How we receive news today is much different from a decade ago. Traditional media focused on the medium (broadcast vs print) and the type of news (hard news vs soft news). And, most importantly, influential media set the local agenda. Reporters in the traditional space asked the five W’s (who, what, when, where, and why), and giant news anchors like The New York Times, The Washington Post, ABC World News, and National Public Radio dominated the media landscape.
Now, the electronic age has tremendously changed how and when we get our information. Newspapers are on the decline, while online readership has increased. According to Nielsen Online, nearly 70 million people a month access their news online via an online newspaper Web site. Online newspapers are not the only ones seeing a shift in audience numbers. Earlier this year, Morgan Stanley’s Internet Trends Report indicated that social networking sites like YouTube and Facebook audience numbers were on the upswing with six out of 10 Web sites being of a social nature.
As noted communications theorist Marshall McLuhan said, "The medium is the message," by which he meant that the medium influences how the message is perceived. Today, messages or information exchanges are no longer passive. In the current media landscape, we’re seeing the convergence of media like MSNBC, AOL, and Google incorporating written information with video and audio. Even though bloggers are not significant sources of news information and are currently read for entertainment value, according to the Bivings Group, approximately 95% of the top 100 newspapers include reporter blogs in order to stay competitive for audience numbers. And lastly, citizen journalists, that is citizens who actively participate in news creation and dissemination, are steadily gaining traction. Sites like Newsvine.com and CNN.com/IReport, invite audiences to contribute to the news.
While the way information is delivered and received has changed, the deadline pressures remain the same. Magazines will always have longer lead times than newspapers, whereas television, radio, and the Internet will have the shortest turnarounds.
In media relations, we aim to be proactive in working with the members of the media so that we have the opportunity to work with deadlines and help develop the stories that they produce. Working proactively allows for more control of communicating the right message, which ultimately minimizes any misunderstandings or myths. Almost as important in disseminating correct information is establishing a solid relationship with the media so that they’ll continue to seek out IFT and our members as reliable resources. IFT proactively seeks opportunities by pitching potential stories, offering food science and technology experts for interviews, and sending out monthly updates of IFT news.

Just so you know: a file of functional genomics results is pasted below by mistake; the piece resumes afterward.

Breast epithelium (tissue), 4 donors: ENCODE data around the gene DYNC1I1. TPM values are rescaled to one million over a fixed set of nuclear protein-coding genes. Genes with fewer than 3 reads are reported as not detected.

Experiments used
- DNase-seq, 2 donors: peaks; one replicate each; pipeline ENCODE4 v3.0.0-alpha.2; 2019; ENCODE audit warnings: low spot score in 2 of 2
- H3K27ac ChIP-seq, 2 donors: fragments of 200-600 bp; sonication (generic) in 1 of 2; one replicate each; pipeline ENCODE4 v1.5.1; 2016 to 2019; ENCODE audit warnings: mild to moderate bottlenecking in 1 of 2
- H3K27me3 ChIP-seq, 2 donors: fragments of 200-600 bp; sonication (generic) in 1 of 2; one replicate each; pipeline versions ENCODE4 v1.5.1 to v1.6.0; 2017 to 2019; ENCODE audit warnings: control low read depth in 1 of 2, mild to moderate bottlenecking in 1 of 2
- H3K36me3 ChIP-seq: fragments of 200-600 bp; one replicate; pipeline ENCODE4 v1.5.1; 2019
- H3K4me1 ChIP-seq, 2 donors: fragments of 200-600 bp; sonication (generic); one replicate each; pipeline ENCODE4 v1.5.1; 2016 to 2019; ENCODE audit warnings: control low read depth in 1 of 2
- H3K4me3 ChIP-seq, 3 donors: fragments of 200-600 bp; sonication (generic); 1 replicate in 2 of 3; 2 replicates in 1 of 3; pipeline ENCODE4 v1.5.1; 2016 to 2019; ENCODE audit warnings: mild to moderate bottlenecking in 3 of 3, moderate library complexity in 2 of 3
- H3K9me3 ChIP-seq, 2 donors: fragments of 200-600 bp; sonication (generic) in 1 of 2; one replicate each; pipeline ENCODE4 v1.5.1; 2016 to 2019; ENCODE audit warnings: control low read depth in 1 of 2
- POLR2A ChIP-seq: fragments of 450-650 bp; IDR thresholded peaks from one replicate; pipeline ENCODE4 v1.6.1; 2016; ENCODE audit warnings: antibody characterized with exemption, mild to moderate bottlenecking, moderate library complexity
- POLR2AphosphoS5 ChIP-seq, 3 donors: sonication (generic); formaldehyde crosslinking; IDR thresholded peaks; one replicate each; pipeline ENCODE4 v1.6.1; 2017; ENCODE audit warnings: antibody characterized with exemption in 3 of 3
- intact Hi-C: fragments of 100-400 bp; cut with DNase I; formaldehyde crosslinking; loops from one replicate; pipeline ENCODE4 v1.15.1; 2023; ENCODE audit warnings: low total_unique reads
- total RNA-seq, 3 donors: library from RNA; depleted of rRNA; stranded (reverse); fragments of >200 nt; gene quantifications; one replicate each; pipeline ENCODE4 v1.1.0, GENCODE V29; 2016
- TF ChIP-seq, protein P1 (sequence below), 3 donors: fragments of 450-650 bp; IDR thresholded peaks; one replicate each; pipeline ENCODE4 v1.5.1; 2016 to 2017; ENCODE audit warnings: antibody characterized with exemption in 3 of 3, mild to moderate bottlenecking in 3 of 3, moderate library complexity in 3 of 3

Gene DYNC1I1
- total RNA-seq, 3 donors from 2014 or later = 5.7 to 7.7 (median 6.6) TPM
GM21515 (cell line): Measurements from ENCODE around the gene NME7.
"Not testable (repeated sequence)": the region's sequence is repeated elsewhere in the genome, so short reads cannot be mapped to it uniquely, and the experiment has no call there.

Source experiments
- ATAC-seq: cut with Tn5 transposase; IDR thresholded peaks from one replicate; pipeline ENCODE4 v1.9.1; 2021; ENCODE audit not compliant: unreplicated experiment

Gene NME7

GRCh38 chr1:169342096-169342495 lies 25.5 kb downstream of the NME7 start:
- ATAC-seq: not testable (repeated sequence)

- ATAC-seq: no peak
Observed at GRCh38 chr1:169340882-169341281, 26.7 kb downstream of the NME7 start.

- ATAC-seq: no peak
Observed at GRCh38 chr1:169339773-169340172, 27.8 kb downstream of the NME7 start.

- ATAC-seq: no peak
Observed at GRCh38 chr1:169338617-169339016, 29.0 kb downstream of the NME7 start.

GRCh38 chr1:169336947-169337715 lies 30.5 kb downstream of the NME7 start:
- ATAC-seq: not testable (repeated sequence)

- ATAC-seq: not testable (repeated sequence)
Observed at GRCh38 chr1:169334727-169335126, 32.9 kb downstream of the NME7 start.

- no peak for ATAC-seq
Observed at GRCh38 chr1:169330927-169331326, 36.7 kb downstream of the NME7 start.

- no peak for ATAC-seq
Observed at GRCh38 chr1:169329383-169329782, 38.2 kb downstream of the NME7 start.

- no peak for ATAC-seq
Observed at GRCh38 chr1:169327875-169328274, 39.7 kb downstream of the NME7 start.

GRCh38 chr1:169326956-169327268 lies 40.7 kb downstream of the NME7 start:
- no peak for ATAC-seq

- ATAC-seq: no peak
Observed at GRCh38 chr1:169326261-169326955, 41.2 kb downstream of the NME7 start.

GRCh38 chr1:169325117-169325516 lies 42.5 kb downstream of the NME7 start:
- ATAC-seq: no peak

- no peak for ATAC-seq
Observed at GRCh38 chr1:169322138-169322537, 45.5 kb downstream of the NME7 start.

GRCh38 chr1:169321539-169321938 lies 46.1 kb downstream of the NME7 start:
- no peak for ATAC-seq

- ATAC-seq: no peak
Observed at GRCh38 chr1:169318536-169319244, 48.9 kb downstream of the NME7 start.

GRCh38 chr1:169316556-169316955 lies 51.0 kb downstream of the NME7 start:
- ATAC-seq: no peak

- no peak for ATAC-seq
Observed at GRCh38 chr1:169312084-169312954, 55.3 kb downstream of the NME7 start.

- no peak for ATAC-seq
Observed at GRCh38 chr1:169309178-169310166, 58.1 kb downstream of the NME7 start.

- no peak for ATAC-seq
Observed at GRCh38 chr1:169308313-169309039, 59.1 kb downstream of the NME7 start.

Proactive media relations is our primary goal; however, there is a certain reactivity that is necessary as part of the news-gathering process. This is the case when a food safety crisis occurs or an announcement about food irradiation is made, for example. More than likely, writers, editors, and producers already have their assigned topic in queue, and they are culling their resources to add content to their piece. IFT’s Food Science Communicators Network is just one of the mechanisms we use to be a solid resource when these requests are made.
The challenging part of today’s news is the push and pull between the sender, the message, and the audience. The methods of communicating have changed. As the director of media relations, I see a ripe opportunity for IFT to influence and partake in all three points in the communication circle. IFT already works closely with the media and takes steps in establishing the organization as a thought leader through evidence-based publications, scientific papers, and our Annual Meeting & Food Expo®. We’ve even begun to reach out to consumers by creating a new food information Web page at www.IFTFoodFacts.org. This information provides consumers with timely food news they can use.
Lastly, IFT is joining the ranks of being a hands-on sender of information to empower our audience. This is evident in our activities with food safety and food labeling videos on MonkeySee.com, posting an IFT Facebook page, and the creation of a Twitter (www.Twitter.com/IFT) microblog.
Keeping up on how news is communicated helps IFT to contribute in shaping the news. I welcome other thoughts and ideas on how to move forward to educate and communicate our value to the media and consumers.
by Jeannie Houchins, R.D.,
Director of Media Relations